The Canadiens Mike Cammalleri was a guest today on TSN’s “Off The Record” with Michael Landsberg at the NHLPA golf outing (video) and talk turned to headshots and his role as a member of the NHL-NHLPA Competition Committee. As part of that group, Cammalleri is involved in all the matters that pertain to the state of the game and the rules, and the hottest topic in that realm remains hits to the head and concussions. Cammalleri called it “a sensitive issue” and “the focus of this summer.”
He’s been involved in day-long meeting on the Committee, representing the players and their feelings about where the game should go in this area.
Asked his personal feelings on the subject by Landsberg, how far he is willing to go to make the game safer, Cammalleri stated, “For me, if you’re asking me, pretty far. I think when it comes to a toughness needed to play the game, that’s important, and I think you find that in a lot of different ways. Let’s play as tough a brand as you want. If it’s going to take a broken limb here and there, I’m OK with that. I know that might sound a little harsh. But when it comes to the brain, I think we can’t be ignorant and we have to be very aware of what’s taking place with brain injuries so I’d like to see them clean that up.”
He continued, “I think there’s a certain vulnerability now because of the speed of the game to the player who still has an awareness that didn’t take place in years before.”
Landsberg asked, “Is there any excuse to hit a guy in the head?”
“It can happen just because, once again, the speed is so fast and there’s going to be some inherent risk,” Cammalleri answered, “but I think that the responsiblity on the hitter should be much more and that there is a way to do it without hitting the head.”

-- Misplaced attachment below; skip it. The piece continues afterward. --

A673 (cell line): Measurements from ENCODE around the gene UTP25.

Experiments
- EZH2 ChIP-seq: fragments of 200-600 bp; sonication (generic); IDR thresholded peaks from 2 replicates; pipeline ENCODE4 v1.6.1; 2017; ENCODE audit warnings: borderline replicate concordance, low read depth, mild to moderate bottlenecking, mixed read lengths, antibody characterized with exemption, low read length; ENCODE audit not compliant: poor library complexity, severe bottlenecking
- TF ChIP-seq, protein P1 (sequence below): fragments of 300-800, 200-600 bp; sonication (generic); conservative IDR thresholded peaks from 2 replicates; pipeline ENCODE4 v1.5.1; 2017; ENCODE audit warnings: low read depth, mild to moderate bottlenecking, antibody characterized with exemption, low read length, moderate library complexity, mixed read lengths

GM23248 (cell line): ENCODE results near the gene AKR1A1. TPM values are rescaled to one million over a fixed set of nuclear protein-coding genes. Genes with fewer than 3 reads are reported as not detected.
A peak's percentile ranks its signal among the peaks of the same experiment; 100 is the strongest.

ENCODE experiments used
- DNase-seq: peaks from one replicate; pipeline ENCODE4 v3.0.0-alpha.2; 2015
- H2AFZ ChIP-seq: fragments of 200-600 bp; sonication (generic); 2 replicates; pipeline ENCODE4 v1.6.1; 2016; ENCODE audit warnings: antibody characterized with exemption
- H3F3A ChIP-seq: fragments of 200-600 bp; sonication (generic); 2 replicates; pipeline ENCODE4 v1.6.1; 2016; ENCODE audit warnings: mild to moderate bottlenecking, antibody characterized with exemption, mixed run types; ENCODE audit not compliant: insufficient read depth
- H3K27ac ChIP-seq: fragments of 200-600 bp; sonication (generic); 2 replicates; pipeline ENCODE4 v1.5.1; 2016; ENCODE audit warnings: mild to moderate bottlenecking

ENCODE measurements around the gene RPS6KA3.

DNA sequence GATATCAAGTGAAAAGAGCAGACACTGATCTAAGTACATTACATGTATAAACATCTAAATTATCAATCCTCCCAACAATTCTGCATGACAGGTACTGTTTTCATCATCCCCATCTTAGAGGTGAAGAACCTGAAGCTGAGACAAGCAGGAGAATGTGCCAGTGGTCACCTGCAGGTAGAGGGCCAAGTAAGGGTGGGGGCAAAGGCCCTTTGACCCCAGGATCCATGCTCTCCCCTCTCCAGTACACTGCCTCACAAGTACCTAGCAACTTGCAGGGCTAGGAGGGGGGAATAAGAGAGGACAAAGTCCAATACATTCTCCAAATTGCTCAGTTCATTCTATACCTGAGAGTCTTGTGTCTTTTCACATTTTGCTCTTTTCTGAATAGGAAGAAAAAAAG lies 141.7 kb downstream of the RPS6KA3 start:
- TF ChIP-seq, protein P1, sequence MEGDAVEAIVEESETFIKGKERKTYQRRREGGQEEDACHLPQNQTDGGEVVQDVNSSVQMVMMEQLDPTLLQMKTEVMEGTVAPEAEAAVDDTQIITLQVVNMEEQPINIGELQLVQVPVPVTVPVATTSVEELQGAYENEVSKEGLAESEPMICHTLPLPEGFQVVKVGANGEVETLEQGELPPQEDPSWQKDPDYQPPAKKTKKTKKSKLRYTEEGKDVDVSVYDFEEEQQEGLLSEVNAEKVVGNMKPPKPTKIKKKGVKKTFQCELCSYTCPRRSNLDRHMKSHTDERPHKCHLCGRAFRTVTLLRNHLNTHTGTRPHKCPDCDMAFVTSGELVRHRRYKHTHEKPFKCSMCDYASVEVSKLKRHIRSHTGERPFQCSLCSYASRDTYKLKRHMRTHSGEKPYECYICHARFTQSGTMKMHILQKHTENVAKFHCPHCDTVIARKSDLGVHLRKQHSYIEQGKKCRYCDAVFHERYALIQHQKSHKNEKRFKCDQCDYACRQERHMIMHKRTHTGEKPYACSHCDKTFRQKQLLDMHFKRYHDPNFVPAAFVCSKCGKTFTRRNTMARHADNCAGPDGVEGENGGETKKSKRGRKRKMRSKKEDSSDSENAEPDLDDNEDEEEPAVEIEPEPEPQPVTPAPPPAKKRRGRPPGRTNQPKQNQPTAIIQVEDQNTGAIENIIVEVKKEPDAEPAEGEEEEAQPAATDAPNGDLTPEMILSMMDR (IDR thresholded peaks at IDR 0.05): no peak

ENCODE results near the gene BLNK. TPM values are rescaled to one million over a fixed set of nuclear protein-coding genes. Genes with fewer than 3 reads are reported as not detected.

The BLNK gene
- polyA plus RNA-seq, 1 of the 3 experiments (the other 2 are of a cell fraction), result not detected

The new Rule 48, which strengthens the old blindside and lateral hit to the head rule for next season will make many more hits that intentially target the head illegal. No longer will there be a “hitting zone” behind the net and the checker can be penalized for a north-south hit if the the referee rules the hit could be avoided. But some hits to the head to vulnerable players will be permitted if the player is ruled to have put himself in postition to be hit in the head, a very gray area that will likely cause much controvery in the upcoming season.
Landsburg also told Cammalleri that P.K. Subban told him he was cheering for the Bruins in the Stanley Cup Finals. Landsberg asked Cammalleri if he believed Subban and Cammalleri responded, “I believe him. He tells the truth. He says a lot, but he tells the truth.”
Then Landsberg asked Cammalleri who he was rooting for in the Finals. The response? “I would have rather seen Vancouver win. I have some friends there….It’s tough to see the rival win.” Landsberg kept at it. What if the Bruins were playing San Jose? “Maybe San Jose,” Cammalleri answered. What about Boston against Moscow Dynamo? “It’d be the Moscow Dynamo.”
Asked by Landsberg how long it took him to get over the disappointment of losing to Boston in a seventh game overtime, Cammalleri said, “Not long….Pretty much right after, I was exciting about next year. I mean, when you lose, you lose. But the idea is wanting to win one of those Stanley Cups and you can’t do it once you lose, so it’s about getting ready for next year.”